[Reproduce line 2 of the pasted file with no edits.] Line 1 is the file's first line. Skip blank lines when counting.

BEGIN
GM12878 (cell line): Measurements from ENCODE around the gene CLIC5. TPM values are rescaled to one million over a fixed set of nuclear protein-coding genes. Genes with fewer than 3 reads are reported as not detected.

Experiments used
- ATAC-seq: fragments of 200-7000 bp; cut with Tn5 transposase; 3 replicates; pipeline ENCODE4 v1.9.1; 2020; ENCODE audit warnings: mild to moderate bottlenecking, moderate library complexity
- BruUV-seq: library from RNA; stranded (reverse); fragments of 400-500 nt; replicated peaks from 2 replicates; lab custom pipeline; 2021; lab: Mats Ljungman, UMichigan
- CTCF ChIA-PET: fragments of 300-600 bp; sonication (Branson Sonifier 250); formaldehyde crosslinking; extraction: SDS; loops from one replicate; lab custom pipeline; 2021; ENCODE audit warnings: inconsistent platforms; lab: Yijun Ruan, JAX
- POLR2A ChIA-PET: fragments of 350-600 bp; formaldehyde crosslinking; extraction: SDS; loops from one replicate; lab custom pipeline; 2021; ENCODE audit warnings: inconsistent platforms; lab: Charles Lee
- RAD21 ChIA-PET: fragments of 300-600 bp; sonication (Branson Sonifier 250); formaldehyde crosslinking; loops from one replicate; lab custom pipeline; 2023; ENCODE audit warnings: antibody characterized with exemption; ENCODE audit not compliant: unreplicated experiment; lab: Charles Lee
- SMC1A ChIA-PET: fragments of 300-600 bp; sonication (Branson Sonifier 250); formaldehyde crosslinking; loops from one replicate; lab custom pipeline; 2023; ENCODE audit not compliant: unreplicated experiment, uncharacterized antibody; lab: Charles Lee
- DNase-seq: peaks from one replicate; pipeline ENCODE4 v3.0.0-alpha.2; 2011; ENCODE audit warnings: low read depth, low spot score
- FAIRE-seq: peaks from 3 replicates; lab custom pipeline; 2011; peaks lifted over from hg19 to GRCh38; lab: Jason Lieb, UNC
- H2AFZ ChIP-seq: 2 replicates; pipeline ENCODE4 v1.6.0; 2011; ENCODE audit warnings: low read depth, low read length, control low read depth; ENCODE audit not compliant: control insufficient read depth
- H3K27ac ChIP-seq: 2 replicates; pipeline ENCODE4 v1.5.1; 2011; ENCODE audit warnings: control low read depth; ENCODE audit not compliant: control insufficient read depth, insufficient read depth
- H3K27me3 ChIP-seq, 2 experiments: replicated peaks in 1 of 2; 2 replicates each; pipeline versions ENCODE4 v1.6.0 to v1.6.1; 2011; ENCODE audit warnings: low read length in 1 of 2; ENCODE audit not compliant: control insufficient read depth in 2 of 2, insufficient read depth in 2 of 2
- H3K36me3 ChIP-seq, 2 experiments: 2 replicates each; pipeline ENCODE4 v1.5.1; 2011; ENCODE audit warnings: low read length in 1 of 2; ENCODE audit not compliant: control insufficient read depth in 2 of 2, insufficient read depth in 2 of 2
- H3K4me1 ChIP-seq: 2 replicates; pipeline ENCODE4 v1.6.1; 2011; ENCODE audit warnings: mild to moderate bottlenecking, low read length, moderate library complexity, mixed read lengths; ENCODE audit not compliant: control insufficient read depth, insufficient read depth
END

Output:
Experiments used